Page 12, 3rd December 1976

3rd December 1976
Page 12
Page 12, 3rd December 1976 — Quake interrupted Epiphany Collect
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Quake interrupted Epiphany Collect

SIR HA ROLI) WILSON is singularly addicted to quoting himself"As I said on March 1 in the House of Commons" or words to that effect. It is not really an endearing habit in a politician. or for that matter ill a journalist. The producers of both of these sorts of people are meant to be evanescent.

But in a thing like this Churterhouse Chronicle I find it difficult, if not impossible, occasionally to refer back.

Sometime ago I wrote rather rudely about the old Roman collects which priests used to gabble (sorry, emotive word, recite) on arrival at the altar. I said something about their being banal or initiating. For this I was reproved by a gentleman who once struggled to teach me history.

And since I am not in rebellion against him, bear no grievance and know that he gave a great deal of joy to my youth and a little learning which would have been more had I been industrious, I wrote and apologised and withdrew my stric Mr C was a convert.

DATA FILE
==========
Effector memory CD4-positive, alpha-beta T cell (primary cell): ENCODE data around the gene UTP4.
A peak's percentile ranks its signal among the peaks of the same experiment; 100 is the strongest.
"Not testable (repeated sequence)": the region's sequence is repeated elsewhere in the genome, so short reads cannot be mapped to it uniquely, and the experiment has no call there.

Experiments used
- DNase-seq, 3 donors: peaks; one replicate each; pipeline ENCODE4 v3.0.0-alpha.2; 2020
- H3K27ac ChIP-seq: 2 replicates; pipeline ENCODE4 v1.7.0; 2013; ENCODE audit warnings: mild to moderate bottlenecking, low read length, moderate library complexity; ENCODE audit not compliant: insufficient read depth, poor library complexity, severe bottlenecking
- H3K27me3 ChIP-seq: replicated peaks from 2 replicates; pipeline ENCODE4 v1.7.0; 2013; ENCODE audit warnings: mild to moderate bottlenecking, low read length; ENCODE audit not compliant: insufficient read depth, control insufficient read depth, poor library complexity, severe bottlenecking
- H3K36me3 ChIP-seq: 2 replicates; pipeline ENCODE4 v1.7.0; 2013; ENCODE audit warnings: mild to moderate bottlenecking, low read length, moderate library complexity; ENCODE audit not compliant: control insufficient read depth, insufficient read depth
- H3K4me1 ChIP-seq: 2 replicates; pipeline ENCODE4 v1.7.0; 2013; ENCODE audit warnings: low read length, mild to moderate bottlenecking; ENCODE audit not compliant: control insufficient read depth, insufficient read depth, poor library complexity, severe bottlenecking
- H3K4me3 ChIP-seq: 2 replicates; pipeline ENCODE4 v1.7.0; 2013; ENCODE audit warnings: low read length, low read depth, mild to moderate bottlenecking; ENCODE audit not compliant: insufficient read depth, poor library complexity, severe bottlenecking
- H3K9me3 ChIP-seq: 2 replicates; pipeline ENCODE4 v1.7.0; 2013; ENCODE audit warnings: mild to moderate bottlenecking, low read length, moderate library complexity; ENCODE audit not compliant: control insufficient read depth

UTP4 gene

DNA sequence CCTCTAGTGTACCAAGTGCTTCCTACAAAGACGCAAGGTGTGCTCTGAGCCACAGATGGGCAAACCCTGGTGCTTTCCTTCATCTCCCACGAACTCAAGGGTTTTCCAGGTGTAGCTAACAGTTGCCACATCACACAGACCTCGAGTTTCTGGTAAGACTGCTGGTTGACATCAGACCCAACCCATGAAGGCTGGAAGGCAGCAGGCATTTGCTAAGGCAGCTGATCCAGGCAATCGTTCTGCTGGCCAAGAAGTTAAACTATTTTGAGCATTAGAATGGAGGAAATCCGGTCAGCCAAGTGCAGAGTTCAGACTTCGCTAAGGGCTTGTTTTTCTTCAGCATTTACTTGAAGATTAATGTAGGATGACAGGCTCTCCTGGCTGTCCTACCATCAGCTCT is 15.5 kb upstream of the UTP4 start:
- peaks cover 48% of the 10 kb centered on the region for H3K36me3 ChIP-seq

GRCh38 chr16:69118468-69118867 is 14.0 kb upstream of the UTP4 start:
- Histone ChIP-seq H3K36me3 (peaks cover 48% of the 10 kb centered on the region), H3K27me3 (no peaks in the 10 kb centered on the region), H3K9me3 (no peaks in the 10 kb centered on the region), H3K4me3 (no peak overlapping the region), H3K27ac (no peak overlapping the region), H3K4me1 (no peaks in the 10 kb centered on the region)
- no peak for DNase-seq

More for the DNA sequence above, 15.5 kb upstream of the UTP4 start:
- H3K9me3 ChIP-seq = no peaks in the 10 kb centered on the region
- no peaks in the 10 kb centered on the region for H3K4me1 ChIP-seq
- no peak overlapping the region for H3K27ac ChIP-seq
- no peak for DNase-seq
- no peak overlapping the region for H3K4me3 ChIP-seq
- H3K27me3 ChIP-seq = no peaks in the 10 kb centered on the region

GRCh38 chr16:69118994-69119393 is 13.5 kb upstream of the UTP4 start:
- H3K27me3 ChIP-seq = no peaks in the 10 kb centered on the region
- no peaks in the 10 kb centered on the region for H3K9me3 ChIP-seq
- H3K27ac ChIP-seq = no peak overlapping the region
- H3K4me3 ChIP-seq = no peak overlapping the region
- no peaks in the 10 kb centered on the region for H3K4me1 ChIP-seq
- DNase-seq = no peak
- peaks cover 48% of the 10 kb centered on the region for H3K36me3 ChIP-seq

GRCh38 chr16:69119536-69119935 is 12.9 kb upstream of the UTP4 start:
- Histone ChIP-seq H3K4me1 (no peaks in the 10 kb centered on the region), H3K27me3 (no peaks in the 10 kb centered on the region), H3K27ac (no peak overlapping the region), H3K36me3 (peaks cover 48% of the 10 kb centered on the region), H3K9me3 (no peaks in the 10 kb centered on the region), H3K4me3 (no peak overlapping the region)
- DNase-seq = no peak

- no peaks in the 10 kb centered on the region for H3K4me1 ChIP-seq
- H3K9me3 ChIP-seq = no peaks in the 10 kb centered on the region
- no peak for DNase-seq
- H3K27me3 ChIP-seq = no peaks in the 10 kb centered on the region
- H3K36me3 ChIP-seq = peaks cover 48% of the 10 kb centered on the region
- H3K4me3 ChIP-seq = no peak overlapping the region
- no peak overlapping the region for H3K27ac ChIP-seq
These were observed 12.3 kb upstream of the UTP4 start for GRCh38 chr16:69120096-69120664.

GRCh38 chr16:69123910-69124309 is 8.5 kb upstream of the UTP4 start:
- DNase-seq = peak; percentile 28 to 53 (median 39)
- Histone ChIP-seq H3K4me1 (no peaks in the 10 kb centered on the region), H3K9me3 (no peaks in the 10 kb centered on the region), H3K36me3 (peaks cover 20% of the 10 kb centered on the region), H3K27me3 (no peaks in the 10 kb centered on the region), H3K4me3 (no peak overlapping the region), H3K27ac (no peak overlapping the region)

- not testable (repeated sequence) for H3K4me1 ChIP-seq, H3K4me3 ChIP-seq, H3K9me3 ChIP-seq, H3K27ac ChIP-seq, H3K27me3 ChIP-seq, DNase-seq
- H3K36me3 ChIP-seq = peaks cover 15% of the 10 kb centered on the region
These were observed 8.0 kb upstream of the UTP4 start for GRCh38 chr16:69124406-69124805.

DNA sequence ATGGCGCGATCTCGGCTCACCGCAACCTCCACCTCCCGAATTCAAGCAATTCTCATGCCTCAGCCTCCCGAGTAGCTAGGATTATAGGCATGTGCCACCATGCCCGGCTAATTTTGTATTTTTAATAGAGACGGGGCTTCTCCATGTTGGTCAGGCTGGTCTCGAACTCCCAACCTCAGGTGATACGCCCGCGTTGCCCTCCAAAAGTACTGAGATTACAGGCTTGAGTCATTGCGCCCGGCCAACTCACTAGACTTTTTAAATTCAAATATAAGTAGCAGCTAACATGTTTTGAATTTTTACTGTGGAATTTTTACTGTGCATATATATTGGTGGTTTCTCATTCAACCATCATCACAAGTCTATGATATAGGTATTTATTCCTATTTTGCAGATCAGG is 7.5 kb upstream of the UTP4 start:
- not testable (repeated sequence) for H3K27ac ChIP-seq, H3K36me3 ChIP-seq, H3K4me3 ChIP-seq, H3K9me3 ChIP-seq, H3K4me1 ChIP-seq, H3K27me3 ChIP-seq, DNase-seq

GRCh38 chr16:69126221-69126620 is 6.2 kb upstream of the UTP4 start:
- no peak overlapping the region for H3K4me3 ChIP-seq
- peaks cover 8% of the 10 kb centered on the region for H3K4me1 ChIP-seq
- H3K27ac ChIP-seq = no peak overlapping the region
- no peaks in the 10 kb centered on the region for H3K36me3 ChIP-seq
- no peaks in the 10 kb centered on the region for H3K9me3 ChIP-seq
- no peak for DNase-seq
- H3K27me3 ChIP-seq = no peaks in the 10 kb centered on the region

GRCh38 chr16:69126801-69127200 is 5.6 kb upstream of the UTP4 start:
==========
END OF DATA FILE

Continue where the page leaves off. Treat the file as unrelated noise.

His first headmaster when he was a boy was the formidable person who became ,Dean Allington of Durham.

It appears that Dr Allington was once attending a service in the English Church in Florence when

an earthquake occurred in the mariner that they do Iron) time to lime abroad.

Church shook and swayed

As the building shook and swayed, the English chaplain's voice went forward unrelentingly. lie read the Collect: "0 God, who sccst us to be set in the midst of so many and great dangers that by reason of the frailty of our nature we cannot always stand upright • .

It was the Fourth Sunday after Upiphany. It was Cranmer who inserted the word "always".

This is reasonably justified. both by the rhythm of the English prose and also far an honest man who had to try to follow the theological insights of Henry VIII, Edward VI and finally failed at the portal of Mary's super-orthodoxy.